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Last Updated on May 11, 2015, by eNotes Editorial. Word Count: 655

When the district attorney in charge of prosecuting an infamous murder case is himself assassinated one evening in May, the Minister of National Security assigns Inspector Rogas to the case. No sooner is he given charge than news arrives of the murder of another judge in a neighboring city. Besieged by questions of motive and character, Rogas begins to sift among possible explanations.

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When yet a third official is gunned down, Rogas concludes that one man is responsible for all three murders. His conclusions lead him through a series of interrogations and interviews which form the heart of this short novel.

One suspect, the victim of wrongful imprisonment, is found sitting in the sun, reticent, stoic, seemingly indifferent to life. A second man, now a mechanic and also unjustly convicted, has become cynical and embittered, a helpless victim of “the system.”

Rogas’ investigations take a different direction when he is presented with an absurd tale about a pharmacist’s wife who has accused her husband, Cres, of trying to kill her with poisoned rice and chocolate. Discovering evidence that suggests that Mrs. Cres framed her husband, tricking the court system into putting him in prison while she ran around with other men, Rogas pursues the idea that Cres, recently released after serving five years, may now be taking revenge on those who convicted him.

Meanwhile, Cres has become invisible. Though Rogas learns something about the subject’s strange personality from one of the ex-pharmacist’s friends, Cres himself has somehow acquired a new identity, eluding even Rogas’ expert surveillance. Significantly, Rogas begins to develop a sympathy for his antagonist. Convinced of his guilt, he is determined to find him.

His determination is ironically thwarted, however, when a fourth murder convinces the Government that a left-wing revolutionary group is responsible for the murders. Rogas is pulled off the Cres case and given orders to work with his colleague in the political section, an assignment which he views as punishment for his zeal.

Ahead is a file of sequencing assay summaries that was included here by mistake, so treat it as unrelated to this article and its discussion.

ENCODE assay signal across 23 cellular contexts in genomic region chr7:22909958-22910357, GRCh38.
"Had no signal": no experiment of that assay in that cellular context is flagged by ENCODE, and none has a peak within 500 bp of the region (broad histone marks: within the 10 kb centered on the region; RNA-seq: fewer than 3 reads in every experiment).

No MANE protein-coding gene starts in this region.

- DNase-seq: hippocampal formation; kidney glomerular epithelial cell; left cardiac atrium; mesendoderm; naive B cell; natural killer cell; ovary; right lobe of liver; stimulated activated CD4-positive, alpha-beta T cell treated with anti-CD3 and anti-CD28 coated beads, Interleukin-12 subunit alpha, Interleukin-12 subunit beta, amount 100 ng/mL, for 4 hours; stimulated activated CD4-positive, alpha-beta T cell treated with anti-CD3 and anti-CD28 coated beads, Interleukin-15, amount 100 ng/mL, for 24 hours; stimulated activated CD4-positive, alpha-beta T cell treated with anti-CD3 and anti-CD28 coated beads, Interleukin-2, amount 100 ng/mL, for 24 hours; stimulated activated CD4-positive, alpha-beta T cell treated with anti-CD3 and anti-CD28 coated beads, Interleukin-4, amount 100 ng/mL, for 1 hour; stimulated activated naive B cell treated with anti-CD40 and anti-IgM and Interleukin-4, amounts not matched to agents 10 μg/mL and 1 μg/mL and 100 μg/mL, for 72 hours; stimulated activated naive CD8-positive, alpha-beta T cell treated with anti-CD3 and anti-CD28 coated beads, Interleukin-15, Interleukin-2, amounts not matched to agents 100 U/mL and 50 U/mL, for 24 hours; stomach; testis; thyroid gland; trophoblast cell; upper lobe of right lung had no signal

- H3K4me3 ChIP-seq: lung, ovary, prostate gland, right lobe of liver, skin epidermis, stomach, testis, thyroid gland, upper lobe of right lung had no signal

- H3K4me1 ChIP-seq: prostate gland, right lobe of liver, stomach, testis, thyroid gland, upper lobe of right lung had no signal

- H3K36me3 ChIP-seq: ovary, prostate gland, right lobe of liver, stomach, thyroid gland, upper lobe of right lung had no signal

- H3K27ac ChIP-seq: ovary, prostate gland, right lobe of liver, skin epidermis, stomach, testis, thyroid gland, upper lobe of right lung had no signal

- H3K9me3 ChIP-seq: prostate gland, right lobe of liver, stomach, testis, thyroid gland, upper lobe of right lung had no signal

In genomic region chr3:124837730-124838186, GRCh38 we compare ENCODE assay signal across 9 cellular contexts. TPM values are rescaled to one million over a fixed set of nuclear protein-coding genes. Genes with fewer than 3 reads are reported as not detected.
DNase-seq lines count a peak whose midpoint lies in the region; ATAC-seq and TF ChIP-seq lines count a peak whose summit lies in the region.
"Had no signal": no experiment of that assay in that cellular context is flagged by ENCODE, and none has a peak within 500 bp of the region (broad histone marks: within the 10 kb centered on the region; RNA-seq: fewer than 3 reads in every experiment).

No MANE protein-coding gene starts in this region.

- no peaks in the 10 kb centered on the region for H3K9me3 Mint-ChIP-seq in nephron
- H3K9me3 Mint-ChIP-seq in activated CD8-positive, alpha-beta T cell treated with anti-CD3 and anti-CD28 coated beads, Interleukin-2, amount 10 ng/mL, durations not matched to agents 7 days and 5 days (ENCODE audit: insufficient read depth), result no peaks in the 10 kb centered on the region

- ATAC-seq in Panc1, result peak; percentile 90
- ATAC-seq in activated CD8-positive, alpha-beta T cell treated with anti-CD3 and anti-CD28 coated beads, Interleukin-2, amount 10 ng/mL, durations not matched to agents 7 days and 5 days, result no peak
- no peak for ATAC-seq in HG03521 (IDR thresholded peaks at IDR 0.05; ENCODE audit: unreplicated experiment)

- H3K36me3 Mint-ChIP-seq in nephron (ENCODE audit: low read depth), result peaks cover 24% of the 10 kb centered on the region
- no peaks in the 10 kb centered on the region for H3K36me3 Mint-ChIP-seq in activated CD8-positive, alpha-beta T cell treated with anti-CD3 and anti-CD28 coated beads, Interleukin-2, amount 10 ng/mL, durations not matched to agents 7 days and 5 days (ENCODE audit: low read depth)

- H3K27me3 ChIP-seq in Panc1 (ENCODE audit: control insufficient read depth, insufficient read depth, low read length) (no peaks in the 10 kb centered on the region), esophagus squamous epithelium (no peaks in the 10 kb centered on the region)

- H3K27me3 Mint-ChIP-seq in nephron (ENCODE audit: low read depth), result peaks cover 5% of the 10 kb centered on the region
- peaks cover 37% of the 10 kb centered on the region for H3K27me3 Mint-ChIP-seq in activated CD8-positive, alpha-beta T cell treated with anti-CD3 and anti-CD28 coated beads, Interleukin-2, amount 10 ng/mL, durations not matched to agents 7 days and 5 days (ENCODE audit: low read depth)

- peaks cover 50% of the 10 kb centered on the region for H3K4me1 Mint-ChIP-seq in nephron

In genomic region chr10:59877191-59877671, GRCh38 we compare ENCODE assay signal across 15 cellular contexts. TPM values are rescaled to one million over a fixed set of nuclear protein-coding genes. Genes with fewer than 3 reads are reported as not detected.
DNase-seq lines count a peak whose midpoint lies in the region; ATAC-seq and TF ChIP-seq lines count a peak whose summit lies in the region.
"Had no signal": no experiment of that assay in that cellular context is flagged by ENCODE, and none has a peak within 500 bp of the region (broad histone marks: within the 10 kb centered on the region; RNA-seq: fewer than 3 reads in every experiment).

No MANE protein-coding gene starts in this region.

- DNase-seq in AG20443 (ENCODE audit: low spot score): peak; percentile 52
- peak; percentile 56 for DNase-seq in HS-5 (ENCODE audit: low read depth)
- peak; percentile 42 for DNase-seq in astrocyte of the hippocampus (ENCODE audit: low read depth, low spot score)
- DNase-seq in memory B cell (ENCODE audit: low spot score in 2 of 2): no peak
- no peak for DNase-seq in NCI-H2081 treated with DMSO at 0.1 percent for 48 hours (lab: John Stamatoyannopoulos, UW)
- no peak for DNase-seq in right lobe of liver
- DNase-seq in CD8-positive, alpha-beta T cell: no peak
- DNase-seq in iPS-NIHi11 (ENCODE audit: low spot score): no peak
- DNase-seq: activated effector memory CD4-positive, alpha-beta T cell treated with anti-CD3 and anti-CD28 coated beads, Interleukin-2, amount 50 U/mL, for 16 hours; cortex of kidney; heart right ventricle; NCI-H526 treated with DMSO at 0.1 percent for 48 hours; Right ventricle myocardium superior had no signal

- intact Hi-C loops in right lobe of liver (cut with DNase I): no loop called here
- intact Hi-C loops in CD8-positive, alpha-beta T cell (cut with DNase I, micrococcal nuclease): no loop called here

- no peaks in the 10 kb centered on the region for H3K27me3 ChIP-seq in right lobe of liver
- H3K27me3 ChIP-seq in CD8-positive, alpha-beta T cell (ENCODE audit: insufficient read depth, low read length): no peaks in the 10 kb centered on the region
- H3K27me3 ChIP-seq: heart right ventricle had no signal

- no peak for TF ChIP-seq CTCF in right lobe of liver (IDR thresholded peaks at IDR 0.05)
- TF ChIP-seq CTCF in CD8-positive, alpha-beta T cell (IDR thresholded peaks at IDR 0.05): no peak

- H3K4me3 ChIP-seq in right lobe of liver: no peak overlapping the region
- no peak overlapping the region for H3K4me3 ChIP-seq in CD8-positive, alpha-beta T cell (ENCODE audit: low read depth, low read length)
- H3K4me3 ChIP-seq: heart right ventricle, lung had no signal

His first interview under this new line of investigation is to be with the editor of the notorious left-wing magazine Permanent Revolution. The editor, Galano, is the houseguest of a celebrated writer, Nocio, who has become disaffected with the sociopolitical establishment and has written a poem which underscores in seamy images the sterility and rankness of society.

Galano is evasive, but Rogas meets him finally at the house of a suspected neoanarchist. With them is a top Government Minister; the startled Minister orders Rogas to appear in his office the next morning. When Rogas stands before the Minister, he is told that what he saw the night before was simply a matter of political accommodation, and that he should continue to investigate the “real” enemy, the revolutionaries.

Convinced now that the next victim is to be President Riches, Rogas succeeds in warning the President. Certain that Cres is still his prime suspect, Rogas is shocked when he realizes that the man he has just passed in the elevator is Cres, who, with his new identity, has taken lodging in the same building as the President, the better to assassinate him.

Rogas determines to stop Cres, but he realizes now that someone—the Government, perhaps—is having him followed. He evades surveillance and goes to a cafe where he tells his friend, Cusan, a committed writer and an honest man, everything about the case. Cusan agrees to help.

The point of view now shifts from Rogas to Cusan. The writer learns through a news broadcast that Rogas has been killed at a museum, together with a member of a rival political party. At about the same time, President Riches is shot dead in his house. Fearing for his own life, Cusan goes to the headquarters of the Revolutionary Party for a final interview. There he learns that Rogas was killed by a Government agent as part of a chaotic plot to forestall an imminent revolution.

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